Occupational Licensing: Benefits, Costs and Issues


Margie Castro

Series: Economic Issues, Problems and Perspectives
BISAC: BUS069000

Over the past several decades, the share of U.S. workers holding an occupational license has grown sharply. When designed and implemented carefully, licensing can offer important health and safety protections to consumers, as well as benefits to workers. However, the current licensing regime in the United States also creates substantial costs, and often the requirements for obtaining a license are not in sync with the skills needed for the job. There is evidence that licensing requirements raise the price of goods and services, restrict employment opportunities, and make it more difficult for workers to take their skills across State lines.

Too often, policymakers do not carefully weigh these costs and benefits when making decisions about whether or how to regulate a profession through licensing. In some cases, alternative forms of occupational regulation, such as State certification, may offer a better balance between consumer protections and flexibility for workers. This book outlines the growth of licensing over the past several decades, its costs and benefits, and its impacts on workers and work arrangements. The book recommends several best practices to ensure that licensing protects consumers without placing unnecessary restrictions on employment, innovation, or access to important goods and services.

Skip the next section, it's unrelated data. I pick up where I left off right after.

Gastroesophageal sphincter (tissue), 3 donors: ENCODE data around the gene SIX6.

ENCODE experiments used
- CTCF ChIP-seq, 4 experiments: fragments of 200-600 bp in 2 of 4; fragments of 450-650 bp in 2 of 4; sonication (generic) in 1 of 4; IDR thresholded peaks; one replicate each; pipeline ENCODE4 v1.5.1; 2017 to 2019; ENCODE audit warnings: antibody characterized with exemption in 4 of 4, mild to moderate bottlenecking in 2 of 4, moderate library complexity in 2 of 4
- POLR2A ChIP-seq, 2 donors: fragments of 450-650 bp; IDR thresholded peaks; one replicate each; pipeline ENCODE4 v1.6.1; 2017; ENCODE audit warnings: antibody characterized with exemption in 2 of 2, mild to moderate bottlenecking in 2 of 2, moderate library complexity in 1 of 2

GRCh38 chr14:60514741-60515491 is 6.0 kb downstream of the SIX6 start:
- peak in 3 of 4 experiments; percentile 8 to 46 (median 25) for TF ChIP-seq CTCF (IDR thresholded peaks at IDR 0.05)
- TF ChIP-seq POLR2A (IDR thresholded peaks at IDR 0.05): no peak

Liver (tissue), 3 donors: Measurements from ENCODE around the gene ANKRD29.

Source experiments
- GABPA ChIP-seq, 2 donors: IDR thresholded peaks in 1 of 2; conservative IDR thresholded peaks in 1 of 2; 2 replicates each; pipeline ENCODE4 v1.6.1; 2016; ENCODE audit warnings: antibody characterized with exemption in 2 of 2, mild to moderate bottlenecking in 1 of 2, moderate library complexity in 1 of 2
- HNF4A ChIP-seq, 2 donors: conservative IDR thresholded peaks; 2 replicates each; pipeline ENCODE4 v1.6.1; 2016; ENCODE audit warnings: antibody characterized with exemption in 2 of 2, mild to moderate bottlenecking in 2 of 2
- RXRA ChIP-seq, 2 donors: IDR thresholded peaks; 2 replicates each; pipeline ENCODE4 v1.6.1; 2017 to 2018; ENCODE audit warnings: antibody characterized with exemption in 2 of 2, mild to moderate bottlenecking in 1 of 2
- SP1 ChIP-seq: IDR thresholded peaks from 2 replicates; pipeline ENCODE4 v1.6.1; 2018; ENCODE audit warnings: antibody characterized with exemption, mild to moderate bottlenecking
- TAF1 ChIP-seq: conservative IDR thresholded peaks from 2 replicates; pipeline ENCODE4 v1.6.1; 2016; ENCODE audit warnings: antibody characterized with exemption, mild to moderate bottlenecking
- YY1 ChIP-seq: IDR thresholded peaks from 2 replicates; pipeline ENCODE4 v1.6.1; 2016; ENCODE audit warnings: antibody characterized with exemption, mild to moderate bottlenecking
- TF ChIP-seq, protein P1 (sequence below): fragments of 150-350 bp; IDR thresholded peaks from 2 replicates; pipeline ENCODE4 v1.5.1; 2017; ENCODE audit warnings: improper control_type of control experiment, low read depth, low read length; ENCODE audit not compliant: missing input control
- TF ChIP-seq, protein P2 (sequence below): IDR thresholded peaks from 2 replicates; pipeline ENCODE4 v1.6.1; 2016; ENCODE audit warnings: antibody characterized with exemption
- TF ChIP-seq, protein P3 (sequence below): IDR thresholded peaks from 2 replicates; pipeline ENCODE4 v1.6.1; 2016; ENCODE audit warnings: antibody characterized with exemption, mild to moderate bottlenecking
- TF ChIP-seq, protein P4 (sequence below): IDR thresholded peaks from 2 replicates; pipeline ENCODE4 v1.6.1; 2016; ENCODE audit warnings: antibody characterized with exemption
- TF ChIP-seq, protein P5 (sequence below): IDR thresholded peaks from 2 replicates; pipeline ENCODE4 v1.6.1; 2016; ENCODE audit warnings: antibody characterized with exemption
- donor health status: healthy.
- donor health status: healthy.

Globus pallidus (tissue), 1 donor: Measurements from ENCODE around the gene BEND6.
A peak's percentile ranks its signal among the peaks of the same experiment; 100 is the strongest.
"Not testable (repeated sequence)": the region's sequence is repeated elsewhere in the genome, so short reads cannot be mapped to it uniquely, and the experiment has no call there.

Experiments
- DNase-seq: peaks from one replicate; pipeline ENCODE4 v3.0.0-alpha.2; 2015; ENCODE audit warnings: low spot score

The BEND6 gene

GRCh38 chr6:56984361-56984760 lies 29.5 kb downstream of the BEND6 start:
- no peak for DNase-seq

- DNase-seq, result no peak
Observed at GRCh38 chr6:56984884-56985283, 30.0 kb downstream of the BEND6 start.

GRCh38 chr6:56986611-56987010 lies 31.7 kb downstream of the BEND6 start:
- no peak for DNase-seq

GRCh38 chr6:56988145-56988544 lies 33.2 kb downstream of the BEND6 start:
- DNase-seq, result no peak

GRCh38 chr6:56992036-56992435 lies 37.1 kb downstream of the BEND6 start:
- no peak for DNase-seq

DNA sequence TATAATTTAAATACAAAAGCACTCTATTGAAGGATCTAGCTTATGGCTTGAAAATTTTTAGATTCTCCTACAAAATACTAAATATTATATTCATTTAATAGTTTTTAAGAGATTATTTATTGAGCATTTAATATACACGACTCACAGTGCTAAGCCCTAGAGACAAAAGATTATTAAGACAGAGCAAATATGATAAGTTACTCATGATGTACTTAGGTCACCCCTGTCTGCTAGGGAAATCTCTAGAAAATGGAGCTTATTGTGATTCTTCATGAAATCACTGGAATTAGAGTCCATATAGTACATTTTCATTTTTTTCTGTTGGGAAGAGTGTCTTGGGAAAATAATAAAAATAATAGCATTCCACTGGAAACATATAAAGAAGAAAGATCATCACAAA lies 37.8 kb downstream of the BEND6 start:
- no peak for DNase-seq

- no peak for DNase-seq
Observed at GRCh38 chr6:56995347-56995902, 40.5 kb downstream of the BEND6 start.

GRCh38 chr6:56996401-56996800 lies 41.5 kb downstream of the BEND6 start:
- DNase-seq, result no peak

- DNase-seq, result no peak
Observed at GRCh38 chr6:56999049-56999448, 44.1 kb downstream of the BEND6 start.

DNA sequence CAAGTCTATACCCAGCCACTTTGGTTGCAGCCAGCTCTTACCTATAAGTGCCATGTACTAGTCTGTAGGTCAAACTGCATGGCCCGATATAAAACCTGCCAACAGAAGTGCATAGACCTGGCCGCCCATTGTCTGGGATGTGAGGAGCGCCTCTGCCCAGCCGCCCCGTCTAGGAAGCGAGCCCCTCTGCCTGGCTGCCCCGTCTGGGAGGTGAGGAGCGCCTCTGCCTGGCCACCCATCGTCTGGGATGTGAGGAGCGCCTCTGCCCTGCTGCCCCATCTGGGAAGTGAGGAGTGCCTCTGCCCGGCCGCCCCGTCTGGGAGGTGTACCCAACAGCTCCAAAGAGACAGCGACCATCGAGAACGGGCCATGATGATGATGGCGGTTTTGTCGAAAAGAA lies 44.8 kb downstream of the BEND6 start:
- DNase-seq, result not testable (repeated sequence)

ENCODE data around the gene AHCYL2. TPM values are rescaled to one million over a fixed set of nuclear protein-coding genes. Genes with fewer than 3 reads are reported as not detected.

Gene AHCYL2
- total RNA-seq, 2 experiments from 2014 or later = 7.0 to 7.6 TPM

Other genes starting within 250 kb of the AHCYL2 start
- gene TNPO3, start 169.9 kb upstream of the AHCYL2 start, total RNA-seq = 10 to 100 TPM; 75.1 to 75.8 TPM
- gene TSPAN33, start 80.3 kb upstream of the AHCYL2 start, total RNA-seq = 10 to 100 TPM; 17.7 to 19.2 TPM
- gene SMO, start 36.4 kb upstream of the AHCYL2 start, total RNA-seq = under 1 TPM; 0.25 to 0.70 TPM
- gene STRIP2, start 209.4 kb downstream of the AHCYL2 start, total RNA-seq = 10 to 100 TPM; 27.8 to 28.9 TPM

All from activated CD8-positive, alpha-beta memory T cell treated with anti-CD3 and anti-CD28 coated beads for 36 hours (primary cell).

(Imprint: Nova)



Table of Contents

pp. vii

Chapter 1
Occupational Licensing: A Framework for Policymakers
(Department of the Treasury Office of Economic Policy, the Council of Economic Advisers, and the Department of Labor)
pp. 1-88

Chapter 2
Supporting our Military Families: Best Practices for Streamlining Occupational Licensing Across State Lines
(U.S. Department of the Treasury and U.S. Department of Defense)
pp. 89-118

pp. 119-124

Additional information